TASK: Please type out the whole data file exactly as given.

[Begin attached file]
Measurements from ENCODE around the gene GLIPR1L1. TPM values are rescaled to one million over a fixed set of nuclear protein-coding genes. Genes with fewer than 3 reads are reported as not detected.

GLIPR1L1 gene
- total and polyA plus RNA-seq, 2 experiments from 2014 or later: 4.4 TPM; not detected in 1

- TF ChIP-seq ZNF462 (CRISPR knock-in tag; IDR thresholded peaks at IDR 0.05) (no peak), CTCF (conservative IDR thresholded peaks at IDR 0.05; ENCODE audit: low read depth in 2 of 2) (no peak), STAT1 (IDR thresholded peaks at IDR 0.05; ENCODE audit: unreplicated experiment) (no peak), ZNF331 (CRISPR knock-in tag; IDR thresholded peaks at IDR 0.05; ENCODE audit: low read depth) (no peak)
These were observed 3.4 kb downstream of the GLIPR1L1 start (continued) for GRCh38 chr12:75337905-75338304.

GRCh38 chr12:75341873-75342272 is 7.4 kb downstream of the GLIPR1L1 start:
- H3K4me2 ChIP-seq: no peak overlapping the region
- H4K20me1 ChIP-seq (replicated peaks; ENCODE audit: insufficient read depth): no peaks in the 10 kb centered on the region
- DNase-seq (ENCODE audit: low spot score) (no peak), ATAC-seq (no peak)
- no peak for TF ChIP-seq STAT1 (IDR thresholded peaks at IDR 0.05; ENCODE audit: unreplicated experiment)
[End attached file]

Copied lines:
Measurements from ENCODE around the gene GLIPR1L1. TPM values are rescaled to one million over a fixed set of nuclear protein-coding genes. Genes with fewer than 3 reads are reported as not detected.

GLIPR1L1 gene
- total and polyA plus RNA-seq, 2 experiments from 2014 or later: 4.4 TPM; not detected in 1

- TF ChIP-seq ZNF462 (CRISPR knock-in tag; IDR thresholded peaks at IDR 0.05) (no peak), CTCF (conservative IDR thresholded peaks at IDR 0.05; ENCODE audit: low read depth in 2 of 2) (no peak), STAT1 (IDR thresholded peaks at IDR 0.05; ENCODE audit: unreplicated experiment) (no peak), ZNF331 (CRISPR knock-in tag; IDR thresholded peaks at IDR 0.05; ENCODE audit: low read depth) (no peak)
These were observed 3.4 kb downstream of the GLIPR1L1 start (continued) for GRCh38 chr12:75337905-75338304.

GRCh38 chr12:75341873-75342272 is 7.4 kb downstream of the GLIPR1L1 start:
- H3K4me2 ChIP-seq: no peak overlapping the region
- H4K20me1 ChIP-seq (replicated peaks; ENCODE audit: insufficient read depth): no peaks in the 10 kb centered on the region
- DNase-seq (ENCODE audit: low spot score) (no peak), ATAC-seq (no peak)
- no peak for TF ChIP-seq STAT1 (IDR thresholded peaks at IDR 0.05; ENCODE audit: unreplicated experiment)